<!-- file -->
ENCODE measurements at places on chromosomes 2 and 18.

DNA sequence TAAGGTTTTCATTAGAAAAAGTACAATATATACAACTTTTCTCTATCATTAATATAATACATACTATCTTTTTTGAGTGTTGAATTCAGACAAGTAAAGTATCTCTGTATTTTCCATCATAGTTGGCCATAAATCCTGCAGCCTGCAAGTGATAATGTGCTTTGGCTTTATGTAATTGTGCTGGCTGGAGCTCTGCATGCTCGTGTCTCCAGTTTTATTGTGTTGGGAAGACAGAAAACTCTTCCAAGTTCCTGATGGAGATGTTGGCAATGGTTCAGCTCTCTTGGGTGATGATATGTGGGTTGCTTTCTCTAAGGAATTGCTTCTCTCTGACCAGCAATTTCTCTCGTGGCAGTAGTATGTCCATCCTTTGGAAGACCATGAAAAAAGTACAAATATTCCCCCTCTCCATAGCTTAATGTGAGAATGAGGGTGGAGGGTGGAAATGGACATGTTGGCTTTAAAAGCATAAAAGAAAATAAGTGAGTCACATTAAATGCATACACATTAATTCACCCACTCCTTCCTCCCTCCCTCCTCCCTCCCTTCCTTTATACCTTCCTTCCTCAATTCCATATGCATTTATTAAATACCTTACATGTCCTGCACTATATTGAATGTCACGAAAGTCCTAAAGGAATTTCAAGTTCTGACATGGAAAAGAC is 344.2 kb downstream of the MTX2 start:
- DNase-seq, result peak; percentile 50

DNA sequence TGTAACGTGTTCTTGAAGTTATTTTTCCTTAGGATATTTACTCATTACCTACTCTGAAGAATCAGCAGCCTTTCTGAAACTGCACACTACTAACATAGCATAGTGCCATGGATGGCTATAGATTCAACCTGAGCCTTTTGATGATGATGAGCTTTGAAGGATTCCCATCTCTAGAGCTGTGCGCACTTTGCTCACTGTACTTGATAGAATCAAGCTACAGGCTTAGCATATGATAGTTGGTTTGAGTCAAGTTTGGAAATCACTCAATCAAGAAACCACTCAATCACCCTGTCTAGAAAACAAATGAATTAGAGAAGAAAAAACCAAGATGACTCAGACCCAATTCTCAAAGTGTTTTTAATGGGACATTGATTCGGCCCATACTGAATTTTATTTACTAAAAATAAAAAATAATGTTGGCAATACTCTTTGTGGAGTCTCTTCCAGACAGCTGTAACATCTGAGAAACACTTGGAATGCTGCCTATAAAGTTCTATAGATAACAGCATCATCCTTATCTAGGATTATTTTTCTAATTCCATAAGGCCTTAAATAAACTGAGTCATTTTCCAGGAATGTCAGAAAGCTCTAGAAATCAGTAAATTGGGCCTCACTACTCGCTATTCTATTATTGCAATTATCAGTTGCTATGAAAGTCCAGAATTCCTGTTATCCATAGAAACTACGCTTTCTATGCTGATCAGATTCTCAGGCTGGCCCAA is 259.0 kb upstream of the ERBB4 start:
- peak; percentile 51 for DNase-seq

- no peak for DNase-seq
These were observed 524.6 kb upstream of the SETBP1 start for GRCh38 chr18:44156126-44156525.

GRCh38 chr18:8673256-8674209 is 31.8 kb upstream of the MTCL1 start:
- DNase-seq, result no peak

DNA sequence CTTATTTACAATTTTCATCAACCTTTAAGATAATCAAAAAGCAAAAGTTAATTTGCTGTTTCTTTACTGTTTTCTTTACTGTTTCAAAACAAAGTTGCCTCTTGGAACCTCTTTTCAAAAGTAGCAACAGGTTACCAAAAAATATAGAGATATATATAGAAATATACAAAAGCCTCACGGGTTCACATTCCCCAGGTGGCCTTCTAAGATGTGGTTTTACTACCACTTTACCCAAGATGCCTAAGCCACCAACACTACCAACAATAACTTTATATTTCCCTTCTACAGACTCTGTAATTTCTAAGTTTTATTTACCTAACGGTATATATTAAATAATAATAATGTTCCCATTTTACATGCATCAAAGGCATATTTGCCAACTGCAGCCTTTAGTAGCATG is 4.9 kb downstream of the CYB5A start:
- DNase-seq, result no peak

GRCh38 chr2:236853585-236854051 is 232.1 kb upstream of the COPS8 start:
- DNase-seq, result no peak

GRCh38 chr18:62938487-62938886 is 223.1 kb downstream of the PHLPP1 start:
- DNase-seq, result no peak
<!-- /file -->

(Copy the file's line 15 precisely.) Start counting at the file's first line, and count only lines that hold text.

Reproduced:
- DNase-seq, result no peak